Reflections on a Delicious Legacy: JBF Celebrates 25 years of Shining a Spotlight on Chefs
JBF EditorsJBF Editors
January 12, 2012
This article is excerpted and adapted from the introduction to The James Beard Foundation’s Best of the Best: A 25th Anniversary Celebration of America’s Outstanding Chefs, which is being published this spring. Preorder your copy today from our Amazon store.
Looking back on the past 25 years, it’s hard to believe how much American food and food culture has evolved. When the James Beard Foundation was founded in November 1986 by Peter Kump, Julia Child, and other friends and colleagues of James Beard, no one could have imagined that there would one day be two 24-hour television networks devoted to food programming. It would have been impossible to forsee hundreds of thousands of food blogs and millions of people exchanging real-time information about restaurants and recipes. Who could have envisioned a world where Gourmet magazine was electronic and people used their mobile phones to decide what to make for dinner?
At the center of all of this excitement and enthusiasm for food, at the center of our nascent American cuisine, has been the chef. The original mission of the Beard Foundation was to shine a spotlight on the men and women who prepared the food we loved in celebrated restaurants, both new and old. The first chef to cook a dinner at the James Beard House was a young, dynamic Austrian from California named Wolfgang Puck, whose wildly popular restaurant, Spago, served inventive pizzas and other creative dishes. After Puck’s dinner in January 1987, Peter Kump sent a thank-you letter noting that the success of his event had given the Foundation the idea of hosting similar guest-chef benefit dinners monthly.
In addition to providing a performance space for chefs from around the country and helping to raise money for the Foundation, Kump explained, these monthly dinners would be the start of a “tradition for showcasing new chefs who have not yet received recognition.”
The Important Role of Chefs
As you make your way around the world’s great food cultures, you find that the chef doesn’t always take center stage. Even in France, where chefs are a prized part of the nation’s cultural patrimony, a rich regional food culture informs the palates of the populace before they sit down at the country’s great tables. By contrast, in America, where our food culture has come to us from the top down—via experts such as James Beard and the chefs he inspired—and where the notion of celebrity is a by-product of Hollywood, it was only a matter of time before the handsome men and women in starched white jackets and checked pants began to get their due.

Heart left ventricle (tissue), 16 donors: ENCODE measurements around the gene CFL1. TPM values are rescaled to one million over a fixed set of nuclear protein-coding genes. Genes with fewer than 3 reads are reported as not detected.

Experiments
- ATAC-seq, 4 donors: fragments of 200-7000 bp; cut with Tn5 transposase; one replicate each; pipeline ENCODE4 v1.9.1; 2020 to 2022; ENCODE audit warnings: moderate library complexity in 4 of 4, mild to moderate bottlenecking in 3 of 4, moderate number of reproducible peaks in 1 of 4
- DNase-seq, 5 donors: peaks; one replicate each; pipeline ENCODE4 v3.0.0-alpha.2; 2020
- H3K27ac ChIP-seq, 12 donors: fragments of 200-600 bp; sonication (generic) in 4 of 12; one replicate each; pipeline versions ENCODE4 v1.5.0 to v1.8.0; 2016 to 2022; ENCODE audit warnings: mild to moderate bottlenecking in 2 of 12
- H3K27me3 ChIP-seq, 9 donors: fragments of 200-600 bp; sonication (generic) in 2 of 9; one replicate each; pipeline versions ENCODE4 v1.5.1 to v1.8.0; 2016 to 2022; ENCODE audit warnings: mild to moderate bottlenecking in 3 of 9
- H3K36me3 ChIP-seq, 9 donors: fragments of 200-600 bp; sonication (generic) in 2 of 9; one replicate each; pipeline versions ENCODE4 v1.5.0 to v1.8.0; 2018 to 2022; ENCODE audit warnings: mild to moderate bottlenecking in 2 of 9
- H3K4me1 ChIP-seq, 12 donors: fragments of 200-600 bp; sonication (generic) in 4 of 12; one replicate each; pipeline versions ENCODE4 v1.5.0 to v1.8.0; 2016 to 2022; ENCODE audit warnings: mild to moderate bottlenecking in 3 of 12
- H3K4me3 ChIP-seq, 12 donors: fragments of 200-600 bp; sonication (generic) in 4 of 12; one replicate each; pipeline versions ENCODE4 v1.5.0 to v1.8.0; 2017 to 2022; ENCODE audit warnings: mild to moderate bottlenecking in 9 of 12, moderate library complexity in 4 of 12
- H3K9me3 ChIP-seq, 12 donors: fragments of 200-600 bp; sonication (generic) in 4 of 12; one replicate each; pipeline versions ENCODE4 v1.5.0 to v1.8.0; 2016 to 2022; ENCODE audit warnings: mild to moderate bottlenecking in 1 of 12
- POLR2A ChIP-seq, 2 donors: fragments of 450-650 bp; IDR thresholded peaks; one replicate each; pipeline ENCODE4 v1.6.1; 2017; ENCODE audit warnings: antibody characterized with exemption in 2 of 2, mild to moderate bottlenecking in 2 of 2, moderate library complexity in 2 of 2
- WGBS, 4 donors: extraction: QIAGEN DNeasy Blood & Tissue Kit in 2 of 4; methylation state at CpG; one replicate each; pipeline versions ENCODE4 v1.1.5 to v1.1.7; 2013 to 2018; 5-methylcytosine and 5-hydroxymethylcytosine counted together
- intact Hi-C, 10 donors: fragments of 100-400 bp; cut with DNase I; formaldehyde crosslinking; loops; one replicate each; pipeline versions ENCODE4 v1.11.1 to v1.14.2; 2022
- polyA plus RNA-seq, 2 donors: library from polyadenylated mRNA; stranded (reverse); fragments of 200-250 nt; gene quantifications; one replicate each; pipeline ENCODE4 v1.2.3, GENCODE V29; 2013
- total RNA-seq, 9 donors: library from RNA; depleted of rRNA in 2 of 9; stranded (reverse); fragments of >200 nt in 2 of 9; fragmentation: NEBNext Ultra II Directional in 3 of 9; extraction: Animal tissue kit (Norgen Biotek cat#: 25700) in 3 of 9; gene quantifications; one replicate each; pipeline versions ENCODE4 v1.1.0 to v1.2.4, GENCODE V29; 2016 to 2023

By the end of 1990, the Beard Foundation’s program calendar had expanded from one dinner per month to 15. In an article about a Beard Foundation event orchestrated by Oklahoma chef and Beard friend John Bennett, the New York Times called the Beard House “a shrine…where the nation’s top culinary talent [are] showcased.” Still, the Foundation’s directors were looking for other ways to turn up their spotlight on American chefs. The James Beard Foundation Awards were born.
And the Winner Is….
The James Beard Awards were formed in the fall of 1990. Among the winners honored at that first ceremony were Wolfgang Puck, who received the Outstanding Chef Award, Nancy Silverton, who won Outstanding Pastry Chef, and Bouley, which won Outstanding Restaurant. Also fêted were Best Chef: Mid-Atlantic Award winner Jean-Louis Palladin, who would go on to win the Outstanding Chef Award in 1993, and Best Chef: Midwest Award winner Rick Bayless, who would win Outstanding Chef in 1995. The first Lifetime Achievement award was given to M. F. K. Fisher.
Over the years, the James Beard Awards program has expanded into new areas, with Food Journalism, Broadcast and Electronic Media, and Restaurant Design and Graphics all now part of the celebration. In addition to new awards programs, new awards categories have also been added over the years to reflect the changing landscape of restaurants, food, and chefs.
A Uniquely American Cuisine
“After 65 years I have come to the conclusion that perhaps American cookery is one of the most fascinating culinary subjects of all,” wrote James Beard in the introduction to his chef d’oeuvre American Cookery. Much of his fascination came from the intermingling of different cultures, a hallmark of American society, of the American kitchen, and of American cuisine. Although Beard certainly loved French cuisine and possessed a vast knowledge of Chinese food, he was ever intrigued by the literal melting pot that characterized our food. “I’m always asked what the dominating factor in American cuisine is,” Beard wrote in an article about the American attitude toward food that was published in 1983. “And my reply is that it’s the many ethnic groups, each of which brought its own ideas of food to this country.”
This openness to and enthusiasm for crossing boundaries makes American cuisine unique and exciting. Chefs from Europe and Asia come to our kitchens to learn how to integrate various traditions into a cohesive style of cooking. Certainly any chef is well served by studying Italian food in Italy and Japanese food in Japan. But to study how to blend the two into a cuisine that moves beyond the traditions of either one? For that sort of education one must to come to America.
The world of cuisine is ever grateful to those who had the vision to make the James Beard Foundation a reality and to those who will carry on James Beard’s legacy of a bona fide American cuisine into the future. Today our mission reads, “To celebrate, nurture, and preserve America’s diverse culinary heritage and future.” By supporting the men and women who make great food and who inspire us to cook, we are all helping to fulfill that mission.